So you sent off your application and/or resume for that job you thought you were well qualified for? it’s been two weeks and still no call or follow-up from them? Here’s a few easy fixes that could be landing your application/resume in a rejection pile.
- The TMI email address:
sexikitten33@___.com Hey, I’m all for sexy kittens, but they don’t belong in the workplace, sorry. Well, the exception being Hugh Hefner’s workplace. ha. when a recruiter/manager views your resume. this is their only image of you, and your email is a glimpse of that. Using something “inappropriate” displays a lack of awareness and professionalism, to say the least. It may seem trivial, but when a recruiter has a competitive hiring process with several qualified candidates there is no room for sexikittens. but that doesn’t mean you can’t get creative with your address think recruiterwhitney or ITtom.
- Blank sections on your application:
Recruiters review tons of applications per day. An applicant who leaves blank sections appears uninterested and lazy. Not a great starting point. Also be sure that even if you included a resume, that you still post your information within the body of the application. yes, it sucks. I agree, employers need to get on board with shorter application processes, but until then, do right or not at all.
If taking the time to fill out each section of the application sounds daunting then maybe this job isn’t for you. Save yourself the time and don’t half-halfheartedly apply.
- Generic resumes and forgetting to change it up:
“I am excited to join ABC,” when applying to company XYZ. Wow, I’m sure XYZ company is excited for you to join ABC too! Yes, this really happens! Be sure to review your resume before submitting it. Easy fix, that could ruin your chances to be considered.
- Spelling and Grammar:
A resume/application with spelling and grammar errors looks careless. Let’s say you’re applying to a job with the responsibility of balancing money or completing company financials. Accuracy will be pivotal, so spelling and grammar errors on an application are a huge red flag. Always proofread. Don’t be this person: “Responsible for profreading and editing communications for company … “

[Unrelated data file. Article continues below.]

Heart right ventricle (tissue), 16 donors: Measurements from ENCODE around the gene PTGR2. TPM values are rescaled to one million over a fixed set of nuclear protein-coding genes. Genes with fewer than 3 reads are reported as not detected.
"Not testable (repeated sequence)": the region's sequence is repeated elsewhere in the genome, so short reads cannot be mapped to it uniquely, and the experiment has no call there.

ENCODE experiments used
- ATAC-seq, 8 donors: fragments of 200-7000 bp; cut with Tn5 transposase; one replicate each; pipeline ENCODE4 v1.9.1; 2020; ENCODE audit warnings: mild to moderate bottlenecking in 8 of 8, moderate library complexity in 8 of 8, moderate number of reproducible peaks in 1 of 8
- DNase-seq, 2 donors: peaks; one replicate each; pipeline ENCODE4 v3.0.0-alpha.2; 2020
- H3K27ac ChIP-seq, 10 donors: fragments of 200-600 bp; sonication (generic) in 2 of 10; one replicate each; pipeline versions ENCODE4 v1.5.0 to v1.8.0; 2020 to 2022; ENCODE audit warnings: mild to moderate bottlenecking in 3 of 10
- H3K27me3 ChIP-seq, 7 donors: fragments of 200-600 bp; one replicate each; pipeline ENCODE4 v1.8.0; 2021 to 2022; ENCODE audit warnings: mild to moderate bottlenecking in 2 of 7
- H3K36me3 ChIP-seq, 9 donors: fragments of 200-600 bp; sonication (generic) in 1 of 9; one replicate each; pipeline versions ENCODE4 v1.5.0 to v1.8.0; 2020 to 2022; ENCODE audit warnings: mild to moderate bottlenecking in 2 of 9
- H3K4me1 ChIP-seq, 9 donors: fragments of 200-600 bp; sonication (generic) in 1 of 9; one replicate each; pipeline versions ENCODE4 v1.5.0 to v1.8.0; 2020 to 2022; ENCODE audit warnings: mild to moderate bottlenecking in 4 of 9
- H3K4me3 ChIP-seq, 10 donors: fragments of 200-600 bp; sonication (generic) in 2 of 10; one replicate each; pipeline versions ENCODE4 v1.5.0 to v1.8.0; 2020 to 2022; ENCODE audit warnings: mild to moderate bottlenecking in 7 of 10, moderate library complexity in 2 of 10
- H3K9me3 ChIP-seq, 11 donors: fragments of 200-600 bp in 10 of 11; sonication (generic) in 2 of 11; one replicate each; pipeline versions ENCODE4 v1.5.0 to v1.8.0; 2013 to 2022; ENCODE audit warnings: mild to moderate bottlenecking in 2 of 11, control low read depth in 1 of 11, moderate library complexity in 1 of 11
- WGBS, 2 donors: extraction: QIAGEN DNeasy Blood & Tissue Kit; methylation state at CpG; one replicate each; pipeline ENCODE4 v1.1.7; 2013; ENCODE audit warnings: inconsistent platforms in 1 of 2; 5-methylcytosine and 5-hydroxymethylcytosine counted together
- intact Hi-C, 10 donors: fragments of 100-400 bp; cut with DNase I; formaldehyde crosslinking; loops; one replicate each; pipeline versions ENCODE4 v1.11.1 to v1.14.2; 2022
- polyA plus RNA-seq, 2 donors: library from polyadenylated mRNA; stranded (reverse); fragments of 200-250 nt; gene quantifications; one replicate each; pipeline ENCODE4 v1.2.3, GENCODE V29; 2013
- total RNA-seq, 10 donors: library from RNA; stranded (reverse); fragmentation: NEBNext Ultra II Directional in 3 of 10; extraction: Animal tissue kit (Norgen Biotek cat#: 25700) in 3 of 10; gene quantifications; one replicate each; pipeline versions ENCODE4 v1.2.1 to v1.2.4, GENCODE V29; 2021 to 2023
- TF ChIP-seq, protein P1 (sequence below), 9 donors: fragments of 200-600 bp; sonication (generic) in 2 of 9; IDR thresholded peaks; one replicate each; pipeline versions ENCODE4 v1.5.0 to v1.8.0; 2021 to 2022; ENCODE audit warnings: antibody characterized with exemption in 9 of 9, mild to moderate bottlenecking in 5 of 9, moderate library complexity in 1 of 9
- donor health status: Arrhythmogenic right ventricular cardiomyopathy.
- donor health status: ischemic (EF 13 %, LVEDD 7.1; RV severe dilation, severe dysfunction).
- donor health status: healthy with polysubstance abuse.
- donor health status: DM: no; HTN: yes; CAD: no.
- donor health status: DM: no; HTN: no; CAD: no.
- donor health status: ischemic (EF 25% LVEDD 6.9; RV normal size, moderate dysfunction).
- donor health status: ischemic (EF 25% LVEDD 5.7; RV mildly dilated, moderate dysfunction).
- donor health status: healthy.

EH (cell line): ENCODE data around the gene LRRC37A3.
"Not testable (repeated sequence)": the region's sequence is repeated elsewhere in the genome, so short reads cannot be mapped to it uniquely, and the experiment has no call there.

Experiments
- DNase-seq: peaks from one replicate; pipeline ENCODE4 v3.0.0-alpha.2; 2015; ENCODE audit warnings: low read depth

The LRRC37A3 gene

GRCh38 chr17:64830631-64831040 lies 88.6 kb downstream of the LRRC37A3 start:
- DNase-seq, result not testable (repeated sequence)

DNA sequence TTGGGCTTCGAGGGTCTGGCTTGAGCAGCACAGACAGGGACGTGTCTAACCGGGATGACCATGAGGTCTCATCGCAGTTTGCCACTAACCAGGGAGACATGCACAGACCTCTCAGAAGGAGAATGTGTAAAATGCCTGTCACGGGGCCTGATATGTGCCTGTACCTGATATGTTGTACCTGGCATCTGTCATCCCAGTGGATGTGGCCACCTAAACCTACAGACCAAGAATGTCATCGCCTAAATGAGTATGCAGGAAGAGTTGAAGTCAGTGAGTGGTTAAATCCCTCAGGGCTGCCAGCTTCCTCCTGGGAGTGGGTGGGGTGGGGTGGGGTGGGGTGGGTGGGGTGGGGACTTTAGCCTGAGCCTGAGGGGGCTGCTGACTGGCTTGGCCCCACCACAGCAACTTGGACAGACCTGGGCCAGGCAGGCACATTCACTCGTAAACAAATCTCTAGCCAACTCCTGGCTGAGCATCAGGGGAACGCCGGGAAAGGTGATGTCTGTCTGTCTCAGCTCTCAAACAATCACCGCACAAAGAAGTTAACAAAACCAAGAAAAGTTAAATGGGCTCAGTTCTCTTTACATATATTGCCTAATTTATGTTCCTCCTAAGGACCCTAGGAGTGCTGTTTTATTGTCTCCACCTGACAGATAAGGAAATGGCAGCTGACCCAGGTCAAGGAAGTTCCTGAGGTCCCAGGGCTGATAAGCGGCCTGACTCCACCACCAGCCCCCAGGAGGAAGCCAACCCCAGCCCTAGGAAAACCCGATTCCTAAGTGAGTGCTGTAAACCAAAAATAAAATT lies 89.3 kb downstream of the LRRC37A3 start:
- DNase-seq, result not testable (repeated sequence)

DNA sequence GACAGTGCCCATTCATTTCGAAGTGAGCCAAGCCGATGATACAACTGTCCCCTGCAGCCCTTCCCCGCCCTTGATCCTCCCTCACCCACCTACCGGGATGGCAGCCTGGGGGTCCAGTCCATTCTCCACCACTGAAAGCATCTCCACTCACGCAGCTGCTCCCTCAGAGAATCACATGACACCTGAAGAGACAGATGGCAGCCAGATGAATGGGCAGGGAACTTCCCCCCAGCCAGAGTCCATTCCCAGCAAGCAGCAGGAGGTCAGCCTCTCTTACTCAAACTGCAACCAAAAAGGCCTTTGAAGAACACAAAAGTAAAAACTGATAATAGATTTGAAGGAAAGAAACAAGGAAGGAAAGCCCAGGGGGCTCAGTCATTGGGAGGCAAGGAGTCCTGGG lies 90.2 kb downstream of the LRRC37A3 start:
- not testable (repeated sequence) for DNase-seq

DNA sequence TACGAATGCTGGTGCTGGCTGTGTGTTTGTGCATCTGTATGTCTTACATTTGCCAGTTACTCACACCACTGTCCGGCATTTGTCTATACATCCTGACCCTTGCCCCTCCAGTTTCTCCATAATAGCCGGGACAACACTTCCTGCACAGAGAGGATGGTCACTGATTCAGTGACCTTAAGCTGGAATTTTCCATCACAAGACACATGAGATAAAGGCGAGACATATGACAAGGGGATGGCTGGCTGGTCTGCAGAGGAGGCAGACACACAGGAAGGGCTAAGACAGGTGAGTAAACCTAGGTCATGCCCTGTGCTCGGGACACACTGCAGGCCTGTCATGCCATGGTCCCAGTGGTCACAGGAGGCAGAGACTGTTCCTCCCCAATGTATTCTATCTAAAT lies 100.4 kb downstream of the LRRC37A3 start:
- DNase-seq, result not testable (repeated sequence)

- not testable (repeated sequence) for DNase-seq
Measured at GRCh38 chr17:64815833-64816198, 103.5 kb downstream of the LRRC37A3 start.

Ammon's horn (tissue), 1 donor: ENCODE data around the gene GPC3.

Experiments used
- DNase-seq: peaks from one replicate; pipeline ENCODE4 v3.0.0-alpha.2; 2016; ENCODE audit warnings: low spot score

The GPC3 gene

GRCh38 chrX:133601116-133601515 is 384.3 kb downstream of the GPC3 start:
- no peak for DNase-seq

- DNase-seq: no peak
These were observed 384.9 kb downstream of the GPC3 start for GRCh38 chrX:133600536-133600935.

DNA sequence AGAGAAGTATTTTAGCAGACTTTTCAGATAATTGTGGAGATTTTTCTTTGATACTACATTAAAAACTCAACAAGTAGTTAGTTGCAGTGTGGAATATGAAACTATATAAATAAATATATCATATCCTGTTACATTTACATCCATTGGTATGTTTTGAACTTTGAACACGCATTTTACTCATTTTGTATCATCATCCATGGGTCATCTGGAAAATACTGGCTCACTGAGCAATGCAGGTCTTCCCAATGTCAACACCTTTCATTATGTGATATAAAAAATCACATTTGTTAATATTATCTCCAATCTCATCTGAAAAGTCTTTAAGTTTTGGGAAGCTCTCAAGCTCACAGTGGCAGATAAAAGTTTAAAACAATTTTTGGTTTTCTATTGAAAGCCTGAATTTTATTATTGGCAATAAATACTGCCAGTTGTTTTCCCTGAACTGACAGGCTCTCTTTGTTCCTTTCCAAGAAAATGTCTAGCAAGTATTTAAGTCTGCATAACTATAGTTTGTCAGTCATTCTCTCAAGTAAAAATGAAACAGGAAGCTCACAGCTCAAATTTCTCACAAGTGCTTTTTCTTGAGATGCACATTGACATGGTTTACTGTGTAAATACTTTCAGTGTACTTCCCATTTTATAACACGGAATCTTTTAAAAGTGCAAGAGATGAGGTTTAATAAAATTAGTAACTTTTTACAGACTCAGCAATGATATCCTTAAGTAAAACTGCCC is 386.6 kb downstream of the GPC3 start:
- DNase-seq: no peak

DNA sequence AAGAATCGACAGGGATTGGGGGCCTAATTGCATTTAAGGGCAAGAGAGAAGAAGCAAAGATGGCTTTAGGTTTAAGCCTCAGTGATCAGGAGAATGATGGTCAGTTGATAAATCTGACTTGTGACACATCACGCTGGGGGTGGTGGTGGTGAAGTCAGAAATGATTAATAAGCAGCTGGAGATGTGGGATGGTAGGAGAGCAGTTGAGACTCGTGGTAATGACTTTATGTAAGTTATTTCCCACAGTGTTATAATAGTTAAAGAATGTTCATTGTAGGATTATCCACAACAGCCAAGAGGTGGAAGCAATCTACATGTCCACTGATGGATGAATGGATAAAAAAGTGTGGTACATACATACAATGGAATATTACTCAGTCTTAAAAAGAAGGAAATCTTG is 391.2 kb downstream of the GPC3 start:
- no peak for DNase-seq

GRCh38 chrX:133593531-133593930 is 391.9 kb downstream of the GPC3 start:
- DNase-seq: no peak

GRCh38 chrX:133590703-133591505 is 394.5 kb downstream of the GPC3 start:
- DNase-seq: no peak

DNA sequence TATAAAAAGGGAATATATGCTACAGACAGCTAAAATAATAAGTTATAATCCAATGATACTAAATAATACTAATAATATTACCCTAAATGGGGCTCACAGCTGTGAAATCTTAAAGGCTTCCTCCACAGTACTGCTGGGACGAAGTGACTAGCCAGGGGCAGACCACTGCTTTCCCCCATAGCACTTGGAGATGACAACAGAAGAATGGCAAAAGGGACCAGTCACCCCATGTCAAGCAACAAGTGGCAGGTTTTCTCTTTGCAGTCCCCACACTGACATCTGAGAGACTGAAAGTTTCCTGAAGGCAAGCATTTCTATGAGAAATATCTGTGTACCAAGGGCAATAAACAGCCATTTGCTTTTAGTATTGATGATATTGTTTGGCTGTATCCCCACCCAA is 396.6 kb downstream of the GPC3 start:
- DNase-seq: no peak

- Bad-mouthing your previous employer:
“Bad” employers really do exist. However, what you say about your previous employer, manager or coworker is more revealing of you than it is of them. Diplomacy, professionalism and the ability to look for resolution are important qualities to managers. Qualities they will be looking for during the hiring process. Keep the “Reason for Leaving” section on your application positive. What sounds better to you? “Ready to take the next step in my career.” vs. “No support for career goals, stuck in a dead-end job, no room for growth.”
Okay, so no one really does these things, right? Ha. You’d be surprised. Recruiting, I have seen these repeated mistakes again and again. I tend to look past such mistakes. However, MOST hiring managers will not be as “open” to these mistakes.
If you aren’t getting called back on your applications or resumes, don’t get discouraged. Try to find a way to improve for next time – even if it is just tweaking your resume a bit. A friend or colleague may be able to give you an outside perspective. Or feel free to email me your resume, and I will lend you a few quick tips… firstname.lastname@example.org